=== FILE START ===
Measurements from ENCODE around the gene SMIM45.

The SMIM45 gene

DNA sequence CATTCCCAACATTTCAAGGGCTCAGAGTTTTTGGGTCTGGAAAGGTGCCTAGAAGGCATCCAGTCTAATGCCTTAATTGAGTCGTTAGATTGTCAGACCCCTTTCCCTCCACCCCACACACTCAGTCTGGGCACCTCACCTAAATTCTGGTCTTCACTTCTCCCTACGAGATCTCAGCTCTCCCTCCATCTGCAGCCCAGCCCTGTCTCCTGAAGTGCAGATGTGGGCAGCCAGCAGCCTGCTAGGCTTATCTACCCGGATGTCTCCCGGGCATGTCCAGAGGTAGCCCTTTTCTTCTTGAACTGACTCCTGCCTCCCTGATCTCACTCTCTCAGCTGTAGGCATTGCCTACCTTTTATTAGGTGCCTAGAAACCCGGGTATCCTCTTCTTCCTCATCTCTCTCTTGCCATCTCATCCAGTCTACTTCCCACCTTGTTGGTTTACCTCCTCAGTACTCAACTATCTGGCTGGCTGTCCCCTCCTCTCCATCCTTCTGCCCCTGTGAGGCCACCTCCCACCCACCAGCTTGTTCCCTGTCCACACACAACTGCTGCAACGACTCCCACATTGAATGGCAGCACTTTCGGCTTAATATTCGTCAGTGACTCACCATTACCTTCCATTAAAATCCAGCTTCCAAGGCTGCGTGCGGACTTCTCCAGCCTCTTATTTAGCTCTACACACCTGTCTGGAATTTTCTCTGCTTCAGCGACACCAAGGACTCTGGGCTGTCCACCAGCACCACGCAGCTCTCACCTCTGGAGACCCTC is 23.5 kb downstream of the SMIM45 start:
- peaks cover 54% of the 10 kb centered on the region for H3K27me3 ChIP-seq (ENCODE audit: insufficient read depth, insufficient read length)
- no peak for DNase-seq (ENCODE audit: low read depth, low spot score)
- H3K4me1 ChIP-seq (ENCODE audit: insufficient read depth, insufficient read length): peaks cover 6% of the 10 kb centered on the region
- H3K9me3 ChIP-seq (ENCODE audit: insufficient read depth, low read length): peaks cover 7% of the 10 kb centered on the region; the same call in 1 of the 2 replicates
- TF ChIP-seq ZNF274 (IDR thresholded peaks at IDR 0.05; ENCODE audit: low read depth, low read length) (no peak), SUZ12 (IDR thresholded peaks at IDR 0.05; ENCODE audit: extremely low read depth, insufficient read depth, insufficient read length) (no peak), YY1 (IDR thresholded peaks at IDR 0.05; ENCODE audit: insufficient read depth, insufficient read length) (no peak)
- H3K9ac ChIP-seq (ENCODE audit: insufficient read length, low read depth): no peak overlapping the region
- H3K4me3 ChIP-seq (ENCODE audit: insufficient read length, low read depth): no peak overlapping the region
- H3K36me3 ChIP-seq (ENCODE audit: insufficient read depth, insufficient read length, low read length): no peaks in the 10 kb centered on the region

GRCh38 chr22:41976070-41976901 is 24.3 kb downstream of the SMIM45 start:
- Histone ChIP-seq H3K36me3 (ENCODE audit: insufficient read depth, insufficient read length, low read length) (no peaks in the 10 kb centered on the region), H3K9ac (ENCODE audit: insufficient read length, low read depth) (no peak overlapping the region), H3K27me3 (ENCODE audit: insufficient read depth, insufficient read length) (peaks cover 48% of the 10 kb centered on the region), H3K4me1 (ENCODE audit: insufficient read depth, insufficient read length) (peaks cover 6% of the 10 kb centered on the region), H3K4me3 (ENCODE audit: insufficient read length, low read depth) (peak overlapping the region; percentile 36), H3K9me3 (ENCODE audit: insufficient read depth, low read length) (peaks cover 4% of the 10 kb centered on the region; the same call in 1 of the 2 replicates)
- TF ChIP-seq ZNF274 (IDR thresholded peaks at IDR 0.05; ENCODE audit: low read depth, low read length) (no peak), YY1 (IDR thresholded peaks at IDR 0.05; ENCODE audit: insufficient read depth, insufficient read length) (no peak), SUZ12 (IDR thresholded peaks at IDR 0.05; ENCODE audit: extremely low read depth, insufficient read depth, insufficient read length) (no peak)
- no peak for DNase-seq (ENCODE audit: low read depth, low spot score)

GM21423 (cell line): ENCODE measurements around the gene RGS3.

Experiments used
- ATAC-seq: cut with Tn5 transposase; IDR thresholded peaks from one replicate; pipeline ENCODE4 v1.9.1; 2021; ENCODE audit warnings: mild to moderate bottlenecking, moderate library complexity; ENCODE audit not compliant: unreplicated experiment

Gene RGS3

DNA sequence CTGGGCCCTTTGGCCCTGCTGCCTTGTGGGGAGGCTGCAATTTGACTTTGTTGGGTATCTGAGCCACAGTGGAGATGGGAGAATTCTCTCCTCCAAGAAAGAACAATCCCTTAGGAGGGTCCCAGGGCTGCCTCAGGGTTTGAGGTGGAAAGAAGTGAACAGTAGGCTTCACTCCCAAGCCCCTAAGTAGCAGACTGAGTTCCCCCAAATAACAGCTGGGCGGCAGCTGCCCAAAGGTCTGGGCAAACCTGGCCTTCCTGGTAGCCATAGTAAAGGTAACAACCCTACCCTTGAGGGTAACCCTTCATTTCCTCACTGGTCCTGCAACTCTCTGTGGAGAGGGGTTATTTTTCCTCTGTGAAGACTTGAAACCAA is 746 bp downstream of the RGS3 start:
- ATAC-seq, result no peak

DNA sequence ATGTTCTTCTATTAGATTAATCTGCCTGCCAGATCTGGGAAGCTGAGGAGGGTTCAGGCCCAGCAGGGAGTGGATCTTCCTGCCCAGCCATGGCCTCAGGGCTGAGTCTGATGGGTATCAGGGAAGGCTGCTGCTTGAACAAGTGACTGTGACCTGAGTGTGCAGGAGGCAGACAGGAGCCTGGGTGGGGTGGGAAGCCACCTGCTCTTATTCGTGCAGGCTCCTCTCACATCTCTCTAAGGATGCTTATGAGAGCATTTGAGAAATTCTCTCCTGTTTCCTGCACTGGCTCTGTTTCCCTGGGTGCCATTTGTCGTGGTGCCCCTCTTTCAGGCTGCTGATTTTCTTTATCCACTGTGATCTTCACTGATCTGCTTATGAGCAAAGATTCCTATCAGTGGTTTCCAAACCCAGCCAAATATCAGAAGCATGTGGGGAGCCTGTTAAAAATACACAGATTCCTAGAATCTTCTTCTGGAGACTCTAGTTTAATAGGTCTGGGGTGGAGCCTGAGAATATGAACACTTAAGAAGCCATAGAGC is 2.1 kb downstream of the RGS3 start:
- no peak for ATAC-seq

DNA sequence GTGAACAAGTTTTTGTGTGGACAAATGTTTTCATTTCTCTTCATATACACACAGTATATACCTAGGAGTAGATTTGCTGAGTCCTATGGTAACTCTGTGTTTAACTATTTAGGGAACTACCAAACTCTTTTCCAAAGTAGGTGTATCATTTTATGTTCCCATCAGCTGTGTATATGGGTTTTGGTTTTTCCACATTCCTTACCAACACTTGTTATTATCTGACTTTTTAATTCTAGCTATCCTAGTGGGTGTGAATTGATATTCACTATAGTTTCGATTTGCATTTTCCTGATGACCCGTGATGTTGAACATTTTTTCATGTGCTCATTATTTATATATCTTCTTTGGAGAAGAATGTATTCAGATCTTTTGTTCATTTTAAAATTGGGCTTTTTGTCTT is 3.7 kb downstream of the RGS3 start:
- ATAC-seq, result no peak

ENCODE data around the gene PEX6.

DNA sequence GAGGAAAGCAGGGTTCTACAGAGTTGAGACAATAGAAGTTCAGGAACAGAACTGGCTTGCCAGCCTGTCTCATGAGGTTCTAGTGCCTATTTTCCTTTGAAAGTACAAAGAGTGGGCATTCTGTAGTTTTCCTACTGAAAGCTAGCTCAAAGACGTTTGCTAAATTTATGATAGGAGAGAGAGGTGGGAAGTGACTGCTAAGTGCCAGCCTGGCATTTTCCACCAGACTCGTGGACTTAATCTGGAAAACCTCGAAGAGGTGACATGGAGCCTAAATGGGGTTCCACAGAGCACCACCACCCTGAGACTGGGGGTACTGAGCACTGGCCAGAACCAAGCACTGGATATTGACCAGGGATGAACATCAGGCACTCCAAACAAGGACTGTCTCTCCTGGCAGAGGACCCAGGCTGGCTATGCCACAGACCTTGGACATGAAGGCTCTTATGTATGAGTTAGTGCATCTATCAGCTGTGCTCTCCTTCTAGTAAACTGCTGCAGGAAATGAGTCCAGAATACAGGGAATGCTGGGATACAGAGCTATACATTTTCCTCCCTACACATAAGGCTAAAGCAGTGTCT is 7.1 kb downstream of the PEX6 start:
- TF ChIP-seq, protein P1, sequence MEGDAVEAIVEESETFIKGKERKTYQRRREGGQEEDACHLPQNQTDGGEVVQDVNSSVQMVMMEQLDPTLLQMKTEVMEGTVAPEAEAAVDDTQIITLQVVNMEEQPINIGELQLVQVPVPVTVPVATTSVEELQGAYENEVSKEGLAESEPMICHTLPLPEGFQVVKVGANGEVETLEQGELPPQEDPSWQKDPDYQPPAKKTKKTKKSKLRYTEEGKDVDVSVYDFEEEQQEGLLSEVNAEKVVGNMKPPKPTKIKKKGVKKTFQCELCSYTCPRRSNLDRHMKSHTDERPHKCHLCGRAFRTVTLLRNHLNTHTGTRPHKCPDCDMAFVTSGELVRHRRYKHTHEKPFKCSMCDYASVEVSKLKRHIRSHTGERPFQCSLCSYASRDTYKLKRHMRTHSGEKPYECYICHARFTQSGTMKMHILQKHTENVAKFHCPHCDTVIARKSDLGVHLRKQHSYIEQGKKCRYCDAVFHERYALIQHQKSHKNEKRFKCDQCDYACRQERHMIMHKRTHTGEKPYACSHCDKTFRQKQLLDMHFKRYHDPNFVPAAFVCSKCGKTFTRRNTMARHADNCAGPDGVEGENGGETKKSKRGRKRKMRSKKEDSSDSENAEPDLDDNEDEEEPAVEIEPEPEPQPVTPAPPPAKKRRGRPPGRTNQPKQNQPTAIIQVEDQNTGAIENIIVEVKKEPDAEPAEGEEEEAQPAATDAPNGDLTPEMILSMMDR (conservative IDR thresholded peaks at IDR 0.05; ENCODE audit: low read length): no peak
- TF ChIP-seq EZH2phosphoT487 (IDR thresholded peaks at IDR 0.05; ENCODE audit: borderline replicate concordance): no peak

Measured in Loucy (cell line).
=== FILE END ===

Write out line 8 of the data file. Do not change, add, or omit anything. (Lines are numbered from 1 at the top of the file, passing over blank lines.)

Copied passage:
- TF ChIP-seq ZNF274 (IDR thresholded peaks at IDR 0.05; ENCODE audit: low read depth, low read length) (no peak), SUZ12 (IDR thresholded peaks at IDR 0.05; ENCODE audit: extremely low read depth, insufficient read depth, insufficient read length) (no peak), YY1 (IDR thresholded peaks at IDR 0.05; ENCODE audit: insufficient read depth, insufficient read length) (no peak)